“Always a drama…always a victim!” – this is a label I recently started giving to a few acquaintances who are constantly entangled in some type drama. And when they blurt out their explanation, they are always describing themselves as a victim. Misfortune is their constant companion.
Here are two quick stories to illustrate what I mean. One of them is a contractor who worked in Iraq with the U.S. Army. I will refer to her with a sobriquet – Drama Queen One. And the second one is someone I met in Chicago, and I will refer to her with Drama Queen Two sobriquet.
Every time I met with Drama Queen One during lunch or dinner time, she poured out her work drama. When she shared with me her issues, I noticed, she was always the victim. Because she didn’t have a good relationship with her co-worker, she would get fired up at a small incident that could be unintentional. In one incident she explained she had just walked away from her desk, and her co-worker sprayed air freshener in the office. She took that as a personal insult. The drama continued for a few months until she was released from her army unit and assigned to a new one.
At her new assignment, she quickly got involved with another drama. She didn’t last two months. She was released from that unit as well, and assigned to a third, by the program manager.
The reputation of Drama Queen One had preceded her arrival at this new assignment. Not even a few days into it she got involved in drama with her co-workers and she was fired. She lost a high-income tax-free job because she couldn’t stop complaining.
As for the Drama Queen two’s story. We met each other at one of the Assyrian cabarets, and made plans to go for a coffee. The day after our first coffee meeting, she called me in the morning crying. She claimed she had lost her parents monthly Social Security checks when she drove home the night before. She claimed she couldn’t pay the rent, and asked for help. So, I helped her.
A few days passed before we talked again. Not even a few minutes into our second conversation on the phone she hung-up suddenly. Then texted me back saying “my brother just got into an accident in front of our house.” I doubted it. I replied “I hope he is ok!. Send me a picture of the accident. She never did.
A few days more passed, and on the third phone call, she shared a story about her mother’s niece – that she was dying in Las Vegas and needed to take her mother to see her. She asked for help. So, I helped her.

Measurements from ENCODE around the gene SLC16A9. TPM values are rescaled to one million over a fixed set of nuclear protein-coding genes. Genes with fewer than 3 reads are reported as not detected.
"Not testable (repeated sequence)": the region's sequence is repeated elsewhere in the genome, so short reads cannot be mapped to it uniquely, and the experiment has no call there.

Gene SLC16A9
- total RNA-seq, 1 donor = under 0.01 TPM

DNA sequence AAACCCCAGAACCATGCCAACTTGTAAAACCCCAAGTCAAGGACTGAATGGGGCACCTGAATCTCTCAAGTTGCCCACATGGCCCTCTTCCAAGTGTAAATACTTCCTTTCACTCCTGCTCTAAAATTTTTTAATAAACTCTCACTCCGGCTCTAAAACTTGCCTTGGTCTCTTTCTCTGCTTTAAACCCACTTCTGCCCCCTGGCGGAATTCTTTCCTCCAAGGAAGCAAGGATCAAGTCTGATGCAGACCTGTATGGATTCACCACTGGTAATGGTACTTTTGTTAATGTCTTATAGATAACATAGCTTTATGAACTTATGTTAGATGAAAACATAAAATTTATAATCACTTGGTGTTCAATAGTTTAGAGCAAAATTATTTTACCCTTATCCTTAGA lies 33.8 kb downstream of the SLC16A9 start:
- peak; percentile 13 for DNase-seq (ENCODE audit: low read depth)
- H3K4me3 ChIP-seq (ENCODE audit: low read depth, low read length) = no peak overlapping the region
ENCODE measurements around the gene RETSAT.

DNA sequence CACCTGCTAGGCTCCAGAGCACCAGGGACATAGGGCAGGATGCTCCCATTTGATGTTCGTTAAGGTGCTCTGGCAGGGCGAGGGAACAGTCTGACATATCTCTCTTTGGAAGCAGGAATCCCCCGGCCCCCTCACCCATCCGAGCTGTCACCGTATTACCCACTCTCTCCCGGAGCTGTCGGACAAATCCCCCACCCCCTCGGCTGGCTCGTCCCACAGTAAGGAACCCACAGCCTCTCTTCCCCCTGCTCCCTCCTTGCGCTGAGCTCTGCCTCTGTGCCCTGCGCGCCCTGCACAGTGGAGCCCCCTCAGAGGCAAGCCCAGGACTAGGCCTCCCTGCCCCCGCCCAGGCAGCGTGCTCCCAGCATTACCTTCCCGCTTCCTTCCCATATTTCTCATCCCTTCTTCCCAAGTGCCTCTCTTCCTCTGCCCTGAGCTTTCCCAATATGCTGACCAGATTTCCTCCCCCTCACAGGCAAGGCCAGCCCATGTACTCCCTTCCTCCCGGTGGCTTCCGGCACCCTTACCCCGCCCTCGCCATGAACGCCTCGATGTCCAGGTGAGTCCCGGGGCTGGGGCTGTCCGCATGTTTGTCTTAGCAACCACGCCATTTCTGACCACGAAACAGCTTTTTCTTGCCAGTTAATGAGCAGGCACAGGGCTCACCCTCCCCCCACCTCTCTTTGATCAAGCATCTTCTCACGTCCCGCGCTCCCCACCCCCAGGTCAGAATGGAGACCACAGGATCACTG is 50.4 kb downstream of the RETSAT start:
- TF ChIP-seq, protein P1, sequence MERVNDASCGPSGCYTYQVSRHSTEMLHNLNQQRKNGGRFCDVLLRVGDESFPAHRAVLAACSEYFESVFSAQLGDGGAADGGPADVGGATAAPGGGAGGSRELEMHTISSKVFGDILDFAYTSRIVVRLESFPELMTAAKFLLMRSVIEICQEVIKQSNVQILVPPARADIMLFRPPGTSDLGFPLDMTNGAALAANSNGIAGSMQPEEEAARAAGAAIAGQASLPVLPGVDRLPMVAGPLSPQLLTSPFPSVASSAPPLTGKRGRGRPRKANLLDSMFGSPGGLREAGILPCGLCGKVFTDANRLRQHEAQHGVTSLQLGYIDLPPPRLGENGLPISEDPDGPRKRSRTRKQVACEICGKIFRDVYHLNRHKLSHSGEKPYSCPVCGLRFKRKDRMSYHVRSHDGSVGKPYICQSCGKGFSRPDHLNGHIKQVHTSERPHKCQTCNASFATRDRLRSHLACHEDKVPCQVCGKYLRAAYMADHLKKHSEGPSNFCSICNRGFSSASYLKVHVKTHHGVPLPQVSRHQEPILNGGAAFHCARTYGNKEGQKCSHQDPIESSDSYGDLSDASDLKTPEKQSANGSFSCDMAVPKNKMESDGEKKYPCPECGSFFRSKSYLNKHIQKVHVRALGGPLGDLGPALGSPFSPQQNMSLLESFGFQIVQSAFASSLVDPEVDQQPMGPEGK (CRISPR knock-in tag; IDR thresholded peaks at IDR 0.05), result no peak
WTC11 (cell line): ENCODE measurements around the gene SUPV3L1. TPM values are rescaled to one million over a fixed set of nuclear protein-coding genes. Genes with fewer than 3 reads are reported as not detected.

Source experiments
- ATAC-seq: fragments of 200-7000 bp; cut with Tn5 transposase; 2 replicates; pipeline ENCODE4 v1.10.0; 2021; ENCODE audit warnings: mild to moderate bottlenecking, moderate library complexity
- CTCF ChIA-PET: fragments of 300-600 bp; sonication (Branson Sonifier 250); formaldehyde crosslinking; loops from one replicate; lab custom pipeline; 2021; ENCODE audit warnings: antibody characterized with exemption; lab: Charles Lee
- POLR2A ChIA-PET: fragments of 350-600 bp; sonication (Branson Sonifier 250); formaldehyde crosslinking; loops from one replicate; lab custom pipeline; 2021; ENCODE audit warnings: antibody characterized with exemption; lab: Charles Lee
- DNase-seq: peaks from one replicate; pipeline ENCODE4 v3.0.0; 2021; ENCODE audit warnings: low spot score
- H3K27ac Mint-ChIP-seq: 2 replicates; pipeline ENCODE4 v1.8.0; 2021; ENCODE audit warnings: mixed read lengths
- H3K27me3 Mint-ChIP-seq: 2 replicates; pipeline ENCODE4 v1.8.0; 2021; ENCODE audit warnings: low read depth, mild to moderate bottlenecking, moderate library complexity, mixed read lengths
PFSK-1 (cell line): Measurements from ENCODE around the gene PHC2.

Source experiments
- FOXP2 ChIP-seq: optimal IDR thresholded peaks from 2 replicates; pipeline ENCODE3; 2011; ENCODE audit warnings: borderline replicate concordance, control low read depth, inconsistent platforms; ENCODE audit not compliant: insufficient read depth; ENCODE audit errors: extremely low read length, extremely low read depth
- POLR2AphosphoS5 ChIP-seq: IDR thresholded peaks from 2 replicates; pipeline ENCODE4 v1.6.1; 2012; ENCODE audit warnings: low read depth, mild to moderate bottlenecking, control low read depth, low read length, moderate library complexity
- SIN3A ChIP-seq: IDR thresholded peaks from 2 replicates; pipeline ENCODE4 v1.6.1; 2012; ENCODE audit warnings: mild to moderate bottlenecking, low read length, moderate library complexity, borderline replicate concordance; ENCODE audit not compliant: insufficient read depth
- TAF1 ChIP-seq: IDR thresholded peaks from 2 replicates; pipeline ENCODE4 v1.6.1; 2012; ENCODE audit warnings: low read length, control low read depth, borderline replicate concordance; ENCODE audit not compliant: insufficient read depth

By now it was getting predictable. As I expected, the fourth call came from Las Vegas. She asked me for help to come back to Chicago. I said testily: “You are beautiful. I am sure you can manage in Vegas and find a way to come back!”
Appearances are deceiving. Our natural instinct is to trust people and help them. But then we wonder about their life.
I look at these people’s Facebook pictures, and a clamor of voices start in my head: (Why is there always a drama with this person? She is always negative. They look beautiful in those Facebook pictures, but their beauty does not reflect their character, why is there so often an inverse relation between beauty and craziness? Is she lying? Is she taking advantage?) I become discombobulated trying to reconcile how their Facebook persona contrasts with the reality of their life.
Friends and acquaintances, like the above people, suffer from emotional extremes. I find my relationship with them to be taxing and toxic. I’ve started to cast them off as fast as I develop them, in order to reduce stress from my life.
All of us are sometimes victims of adversity caused by life’s randomness. Everyday requires a constant balance between sharing and restraint from expressing our thoughts, complaints, and opinions. We must develop the habit of self-editing. It’s a lustering veneer to our character.
But if you are the type of person who blurts out drama all the time, here is my advice to you – it comes from Stoicism philosophy: Never show self-pity. Never blame others. Never complain. It encourages us to live a dignified, and even elegant, life, and builds moral fortitude.
As for me, nothing remains from these friendships or acquaintances, but a memory of – always a drama, always a victim. And that seems, somehow, even less than a memory.
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